October was a relatively quiet month. I spent a lot of it watching episodes of Person of Interest.
I did manage to see sixteen movies:
- Kumiko, the Treasure Hunter
- The Martian
- The Final Girls
- Casino Royale
- Tremors 5: Bloodlines
- The Trip to Italy
- No Way Out
- The Day the Earth Stood Still
- Crimson Peak
- A Bridge too Far
- The Uninvited
- Ju-On: The Grudge
I think Crimson Peak was easily my favorite of them — almost not at all the horror movie its advertising seems to suggest, but a remarkably well crafted gothic romance. How well it adheres to the accepted “rules” of that genre, I couldn’t necessarily say, but it was a ridiculously beautiful (and sometimes beautifully ridiculous) movie, and it’s definitely, as the lead character says at the top, not a ghost story but a story with a ghost in it.
Kumiko, the Treasure Hunter is such a strange movie. There are some stunningly beautiful shots, a great performance by Rinko Kikuchi, but it’s so desperately, weirdly sad.
The Martian is a very entertaining movie of no real depth or consequence. It might therefore be the most faithful book adaptation of all time. The movie drops some of the book’s engineering procedures and mishaps in favor of making the characters seem more like real humans. But most of the heavy lifting is done by casting good actors and hoping the problem-plot will move fast enough you can ignore that the characters themselves are remarkably underwritten. (When I read the book in September I was hesitant to even call anyone in the book a character, they’re so thinly sketched.) Like the book, it’s unremarkable but enjoyably successful for what it is.
The Final Girls looked a lot more fun in its trailer, a silly meta-commentary on ’70s and ’80s slasher movies. And it is that…to a point, with some amusing moments and occasional cleverness, and the cast is really good. Heaven knows the movie wears its heart on its sleeve. But ultimately it was just disappointing.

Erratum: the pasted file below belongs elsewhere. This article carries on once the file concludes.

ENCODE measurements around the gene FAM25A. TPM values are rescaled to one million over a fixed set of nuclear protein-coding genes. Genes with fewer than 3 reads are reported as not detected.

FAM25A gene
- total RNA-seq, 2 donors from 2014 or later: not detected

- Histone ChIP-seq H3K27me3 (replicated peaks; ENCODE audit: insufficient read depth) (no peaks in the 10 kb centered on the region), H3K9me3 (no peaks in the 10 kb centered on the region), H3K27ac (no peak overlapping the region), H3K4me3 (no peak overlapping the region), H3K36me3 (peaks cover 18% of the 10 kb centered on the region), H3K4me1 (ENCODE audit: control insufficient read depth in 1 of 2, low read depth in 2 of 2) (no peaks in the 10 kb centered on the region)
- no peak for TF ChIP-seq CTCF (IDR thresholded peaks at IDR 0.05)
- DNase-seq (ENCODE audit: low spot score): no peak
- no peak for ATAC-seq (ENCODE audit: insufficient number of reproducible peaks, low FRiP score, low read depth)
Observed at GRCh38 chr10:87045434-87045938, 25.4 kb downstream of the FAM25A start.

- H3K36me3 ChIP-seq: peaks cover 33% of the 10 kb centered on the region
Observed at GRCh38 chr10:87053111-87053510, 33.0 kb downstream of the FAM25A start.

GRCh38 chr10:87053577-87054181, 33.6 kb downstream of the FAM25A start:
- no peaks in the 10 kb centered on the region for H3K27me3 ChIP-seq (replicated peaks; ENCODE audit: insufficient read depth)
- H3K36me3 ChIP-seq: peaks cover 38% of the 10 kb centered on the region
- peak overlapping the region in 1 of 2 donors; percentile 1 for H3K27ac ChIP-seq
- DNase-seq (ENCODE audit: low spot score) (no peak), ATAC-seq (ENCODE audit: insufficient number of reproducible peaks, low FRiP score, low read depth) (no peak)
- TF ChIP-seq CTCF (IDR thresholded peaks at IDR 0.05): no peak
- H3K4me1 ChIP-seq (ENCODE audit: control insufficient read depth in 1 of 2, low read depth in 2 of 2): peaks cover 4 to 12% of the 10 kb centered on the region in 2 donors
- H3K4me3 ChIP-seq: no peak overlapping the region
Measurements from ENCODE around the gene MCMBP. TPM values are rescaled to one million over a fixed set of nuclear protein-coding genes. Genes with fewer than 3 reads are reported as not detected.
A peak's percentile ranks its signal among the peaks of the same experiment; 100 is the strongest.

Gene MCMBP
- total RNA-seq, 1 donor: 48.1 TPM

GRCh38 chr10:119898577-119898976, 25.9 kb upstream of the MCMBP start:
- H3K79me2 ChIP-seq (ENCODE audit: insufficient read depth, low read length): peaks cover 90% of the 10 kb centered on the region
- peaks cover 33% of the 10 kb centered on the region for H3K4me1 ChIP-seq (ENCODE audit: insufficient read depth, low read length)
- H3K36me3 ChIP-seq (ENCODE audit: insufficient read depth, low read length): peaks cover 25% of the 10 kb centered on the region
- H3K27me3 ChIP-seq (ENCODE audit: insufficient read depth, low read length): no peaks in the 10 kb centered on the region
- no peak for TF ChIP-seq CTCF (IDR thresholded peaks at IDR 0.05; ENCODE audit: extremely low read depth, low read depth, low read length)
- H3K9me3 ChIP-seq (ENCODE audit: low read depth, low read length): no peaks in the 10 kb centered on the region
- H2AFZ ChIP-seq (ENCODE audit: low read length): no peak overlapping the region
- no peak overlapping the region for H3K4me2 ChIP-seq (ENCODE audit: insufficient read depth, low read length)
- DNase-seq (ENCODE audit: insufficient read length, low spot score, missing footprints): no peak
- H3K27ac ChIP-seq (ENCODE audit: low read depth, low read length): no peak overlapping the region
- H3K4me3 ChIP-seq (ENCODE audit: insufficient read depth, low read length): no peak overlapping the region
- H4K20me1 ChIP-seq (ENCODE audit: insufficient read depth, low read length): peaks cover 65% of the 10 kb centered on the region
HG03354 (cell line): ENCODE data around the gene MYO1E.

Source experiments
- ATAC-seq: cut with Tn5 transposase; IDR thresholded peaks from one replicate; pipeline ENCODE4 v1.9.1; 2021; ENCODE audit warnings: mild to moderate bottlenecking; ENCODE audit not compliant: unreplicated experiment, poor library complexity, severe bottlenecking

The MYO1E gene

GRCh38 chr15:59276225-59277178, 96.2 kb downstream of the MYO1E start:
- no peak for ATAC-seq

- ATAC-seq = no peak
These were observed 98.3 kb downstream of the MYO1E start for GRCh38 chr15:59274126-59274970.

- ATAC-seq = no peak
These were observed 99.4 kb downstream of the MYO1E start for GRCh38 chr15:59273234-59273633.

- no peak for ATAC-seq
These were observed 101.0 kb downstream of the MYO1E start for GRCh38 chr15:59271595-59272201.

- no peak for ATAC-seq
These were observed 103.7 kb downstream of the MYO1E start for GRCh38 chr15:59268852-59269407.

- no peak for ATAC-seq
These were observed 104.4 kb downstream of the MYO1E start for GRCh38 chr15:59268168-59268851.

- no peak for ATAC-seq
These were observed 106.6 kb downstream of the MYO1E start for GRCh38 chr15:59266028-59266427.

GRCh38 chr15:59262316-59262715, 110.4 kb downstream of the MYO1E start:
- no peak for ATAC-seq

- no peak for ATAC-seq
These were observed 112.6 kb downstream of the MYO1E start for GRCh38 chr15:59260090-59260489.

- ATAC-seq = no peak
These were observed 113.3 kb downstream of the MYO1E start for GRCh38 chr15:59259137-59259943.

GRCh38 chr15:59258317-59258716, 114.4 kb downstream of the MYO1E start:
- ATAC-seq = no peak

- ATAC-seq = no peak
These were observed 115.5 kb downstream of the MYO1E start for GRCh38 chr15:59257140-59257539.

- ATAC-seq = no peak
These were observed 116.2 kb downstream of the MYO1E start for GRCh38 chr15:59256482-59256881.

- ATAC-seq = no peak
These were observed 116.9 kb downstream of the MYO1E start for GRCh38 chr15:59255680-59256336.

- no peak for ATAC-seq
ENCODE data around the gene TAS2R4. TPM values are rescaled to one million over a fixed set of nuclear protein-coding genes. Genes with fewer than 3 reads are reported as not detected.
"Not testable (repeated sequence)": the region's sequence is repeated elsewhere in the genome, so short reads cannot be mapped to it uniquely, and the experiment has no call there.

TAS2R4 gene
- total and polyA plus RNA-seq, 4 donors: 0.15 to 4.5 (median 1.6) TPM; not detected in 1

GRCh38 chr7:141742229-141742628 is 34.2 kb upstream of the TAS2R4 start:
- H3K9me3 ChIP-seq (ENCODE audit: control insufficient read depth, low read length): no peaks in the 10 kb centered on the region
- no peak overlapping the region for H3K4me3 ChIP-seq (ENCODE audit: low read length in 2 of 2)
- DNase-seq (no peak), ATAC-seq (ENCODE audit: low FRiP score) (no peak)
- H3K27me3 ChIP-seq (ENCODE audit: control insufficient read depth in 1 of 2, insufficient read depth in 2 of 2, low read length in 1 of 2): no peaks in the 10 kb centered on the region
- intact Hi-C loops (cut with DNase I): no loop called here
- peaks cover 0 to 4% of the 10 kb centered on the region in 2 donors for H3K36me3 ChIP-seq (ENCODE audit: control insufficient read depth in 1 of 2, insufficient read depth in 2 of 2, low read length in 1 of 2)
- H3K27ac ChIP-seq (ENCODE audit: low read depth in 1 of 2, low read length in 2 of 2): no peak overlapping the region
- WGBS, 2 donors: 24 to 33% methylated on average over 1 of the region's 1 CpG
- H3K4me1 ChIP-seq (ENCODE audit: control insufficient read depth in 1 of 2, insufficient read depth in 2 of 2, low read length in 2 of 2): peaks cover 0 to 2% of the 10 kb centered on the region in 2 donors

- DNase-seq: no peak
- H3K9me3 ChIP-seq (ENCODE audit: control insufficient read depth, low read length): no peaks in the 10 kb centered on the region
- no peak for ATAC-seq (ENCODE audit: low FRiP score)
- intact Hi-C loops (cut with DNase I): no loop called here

But then, so too were some of the actual horror movies I watched this month — particularly Saw and Ju-On: The Grudge. I think I understand what it is about Saw that spawned so many sequels, and even when he’s making terrible movies I think James Wan is a talented director. But hoo boy, Saw really is a bad movie. It’s one of those things you maybe have to watch if you’re going to stay culturally aware, if you’re going to talk knowledgeably about the horror genre. And it’s legitimately tense. But it’s also ridiculous, a whole lot less clever than it thinks, and ending on what’s both an incredible twist and just plain dumb. The idea of watching six more of them makes me want to saw my own leg off.
Ju-On was a lot better, but also a whole lot less scary than I was expecting. I don’t know if it’s the practical nature of the effects — ghosts played by actors in white makeup — or that I’ve seen these j-horror tropes repeated so often elsewhere, but for me the movie failed on its most fundamental level: it didn’t scare me. It’s interesting beyond that — if only to glimpse a more suburban Japan — but not hugely compelling.
In fact, despite Halloween, and despite having watched a fair number of horror movies this month, the scariest was probably 1944’s The Uninvited. And, good as that is, it’s also not especially frightening.
As for Tremors 5…well, if you absolutely loved all the other movies in the franchise…this might still be a Graboid too far, but it’s not without its entertainment value, thanks mostly to Michael Gross, who’s basically the only thing still tying this to the original film. I’m not exactly a Tremors completist — I saw most but not all of the prequel movie and didn’t see the TV series at all — but that’s basically who this was made for.